Flower Dictionary

A Guide to Edible Flowers

A Guide to Edible Flowers

You may have been to a restaurant or a cafe recently and spotted pretty flower petals on your salad or pancakes. This may seem unusual at first, however garnishing your dishes with edible flowers has been increasingly popular in the culinary scene recently, and can be found in a multitude of cuisines!

Sprinkling colourful flower petals can elevate a simple dish by adding a touch of elegance, and adding delicate notes of flavour. But are all flowers edible? What do they taste like? Read on to learn more about edible flowers, and the do’s and don’ts when it comes to eating and cooking with real flowers.

 

Can you eat real flowers?

Yes, real flowers can be eaten, however not all of them! The important thing is to ensure they are sourced correctly and that their flower variety is of edible nature. To help you get started, we’ve curated a list of do’s and don’ts surrounding edible flowers below.

 

Edible Flowers – Do’s

  • Do your research and only eat flowers that you know are 100% edible. Consult a nutritionist to ensure the flowers are safe to eat, and when in doubt, do not consume them!
  • For some flowers, the edible parts are the bulb, and for others they are the petals. Do proper research to confirm which parts of the flower are safe to consume and which are not.
  • Edible flower varieties are only safe to eat when they are grown organically, and are washed thoroughly.
  • Only eat flowers in small quantities, and one flower type at a time. This way you can avoid digestive problems and spot any potential allergy reactions.

 

Edible Flowers – Don’ts

  • Do not eat flowers you can find in florists, nurseries or plant and garden centers. In most of these cases, the flowers used have been treated with toxic pesticides, and are not grown for edible consumption.
  • Avoid consuming flowers grown by roadsides, as they may be treated with pesticides or be exposed to vehicle exhaust fumes and residues.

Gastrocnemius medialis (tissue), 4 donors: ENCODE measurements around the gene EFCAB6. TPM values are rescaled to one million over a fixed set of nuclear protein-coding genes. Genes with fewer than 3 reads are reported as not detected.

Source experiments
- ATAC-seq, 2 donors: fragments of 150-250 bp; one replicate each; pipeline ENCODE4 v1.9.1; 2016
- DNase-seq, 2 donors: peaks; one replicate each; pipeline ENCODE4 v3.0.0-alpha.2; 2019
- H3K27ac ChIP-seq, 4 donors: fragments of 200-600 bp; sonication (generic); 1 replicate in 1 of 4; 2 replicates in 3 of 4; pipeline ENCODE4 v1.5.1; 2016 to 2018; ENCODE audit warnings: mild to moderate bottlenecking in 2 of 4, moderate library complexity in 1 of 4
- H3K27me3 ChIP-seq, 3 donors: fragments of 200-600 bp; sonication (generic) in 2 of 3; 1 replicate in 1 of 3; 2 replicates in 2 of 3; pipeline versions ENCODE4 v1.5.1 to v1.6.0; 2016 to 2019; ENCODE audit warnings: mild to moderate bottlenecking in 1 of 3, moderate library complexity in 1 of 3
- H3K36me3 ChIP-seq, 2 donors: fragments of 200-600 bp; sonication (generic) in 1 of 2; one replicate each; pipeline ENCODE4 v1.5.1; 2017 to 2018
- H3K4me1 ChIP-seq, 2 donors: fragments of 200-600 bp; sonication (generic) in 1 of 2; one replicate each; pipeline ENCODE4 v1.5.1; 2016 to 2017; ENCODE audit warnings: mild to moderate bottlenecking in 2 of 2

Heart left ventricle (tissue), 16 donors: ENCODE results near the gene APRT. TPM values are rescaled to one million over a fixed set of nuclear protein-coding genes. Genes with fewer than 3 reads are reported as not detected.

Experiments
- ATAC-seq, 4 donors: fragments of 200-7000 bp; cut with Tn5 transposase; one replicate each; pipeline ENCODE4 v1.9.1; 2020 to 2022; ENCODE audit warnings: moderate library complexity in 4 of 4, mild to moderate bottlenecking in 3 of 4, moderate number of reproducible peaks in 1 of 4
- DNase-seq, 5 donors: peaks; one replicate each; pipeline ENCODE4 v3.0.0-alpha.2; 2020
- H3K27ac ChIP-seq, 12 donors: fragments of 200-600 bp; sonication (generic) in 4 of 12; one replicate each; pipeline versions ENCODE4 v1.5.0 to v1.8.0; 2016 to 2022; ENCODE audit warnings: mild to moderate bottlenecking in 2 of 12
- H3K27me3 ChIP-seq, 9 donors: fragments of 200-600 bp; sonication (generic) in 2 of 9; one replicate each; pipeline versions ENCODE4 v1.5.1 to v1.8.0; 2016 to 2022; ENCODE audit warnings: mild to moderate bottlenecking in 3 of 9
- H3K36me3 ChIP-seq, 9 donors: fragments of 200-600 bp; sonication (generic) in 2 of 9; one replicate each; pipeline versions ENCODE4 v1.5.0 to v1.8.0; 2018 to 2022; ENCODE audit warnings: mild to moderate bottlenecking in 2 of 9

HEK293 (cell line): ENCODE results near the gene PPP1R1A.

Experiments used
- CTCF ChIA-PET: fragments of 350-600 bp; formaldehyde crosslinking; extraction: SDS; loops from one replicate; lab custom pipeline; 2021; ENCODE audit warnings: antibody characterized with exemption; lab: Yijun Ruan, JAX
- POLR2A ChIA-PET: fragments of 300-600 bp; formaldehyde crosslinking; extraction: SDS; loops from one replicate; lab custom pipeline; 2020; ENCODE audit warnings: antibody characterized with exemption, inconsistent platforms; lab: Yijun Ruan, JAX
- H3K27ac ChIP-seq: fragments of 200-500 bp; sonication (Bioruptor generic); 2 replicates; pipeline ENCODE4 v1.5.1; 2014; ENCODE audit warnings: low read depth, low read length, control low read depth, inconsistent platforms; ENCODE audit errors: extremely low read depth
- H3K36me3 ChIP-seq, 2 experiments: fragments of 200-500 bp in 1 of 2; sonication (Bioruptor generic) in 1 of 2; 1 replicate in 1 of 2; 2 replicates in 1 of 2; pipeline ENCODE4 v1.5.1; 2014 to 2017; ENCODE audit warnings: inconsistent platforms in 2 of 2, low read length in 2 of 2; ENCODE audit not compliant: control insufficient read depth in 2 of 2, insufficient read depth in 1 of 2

• Know what you’re eating—do not consume the flowers just because they have been served on your dish in a restaurant! Some chefs use flowers as an aesthetic garnish on their plates when those flowers are not meant to be eaten. If you’re not entirely sure if the flower can be eaten, err on the safe side and avoid consuming it.

 

Which flower can be eaten as food?

Now, you may be wondering—what flowers can be eaten? We’ve listed 10 edible flower types below, along with their flavour profiles and what they are often paired with. Read on to learn more about the different types of edible flowers!

 

Edible Flowers: Allium

Image by: FeedFeed

Allium

The name Allium is actually the family name for all Onion crops, and many members under the Allium family are edible. Under the Allium family you can find popular plants like Garlic (Allium ursinum), Onion (Allium cepa), Scallion (Allium cepa Aggregatum Group), Chives (Allium schoenoprasum) and more.

Chives are a common Allium variety that are enjoyed for their pungent mild-tasting leaves, and their edible flower blossoms. Often they are used as a garnish on toasts and salads to add a subtle and elegant touch, as shown in the image above.

With hundreds of different species of Alliums, the varieties may look similar, but taste different—ranging from mild onions and leeks, to strong onion and garlic, to no flavour at all.

 

Edible Flowers: Cynara Artichoke

Cynara

Cynaras are otherwise known as Artichokes! The Cynara Cardunculus (or Cardoons) are often grown for their edible creamy stems, and are known to have the smokey and earthy flavour of artichokes. They are eaten as a vegetable, and can be cooked in a variety of ways. However don’t go chewing on Cynaras when you receive them in your bouquet of flowers! Oftentimes the flowers used by florists are not grown to be safe for consumption, and are meant to be used as ornamental flowers instead.

 

Edible Flowers: Brassica

Brassica

Similar to the Allium family, Brassica is a genus of plants in the cabbage and mustard family with popular varieties like Broccoli, Cabbage, Kale, Cauliflower, Brussels Sprout, and more.

The Brassica you see in the picture above is known as an Ornamental Flowering Kale, and is a variety we often use in our flower bunches. You may be asking—are Ornamental Kales edible? The ones florists often use were grown for decorative purposes, and thus are not safe to eat. On the other hand, when they are grown for consumption purposes and are not sprayed with toxic pesticides and chemicals, their leaves are said to have a bitter taste and can be used in stir-fry dishes. However, their roots are poisonous hence should be avoided.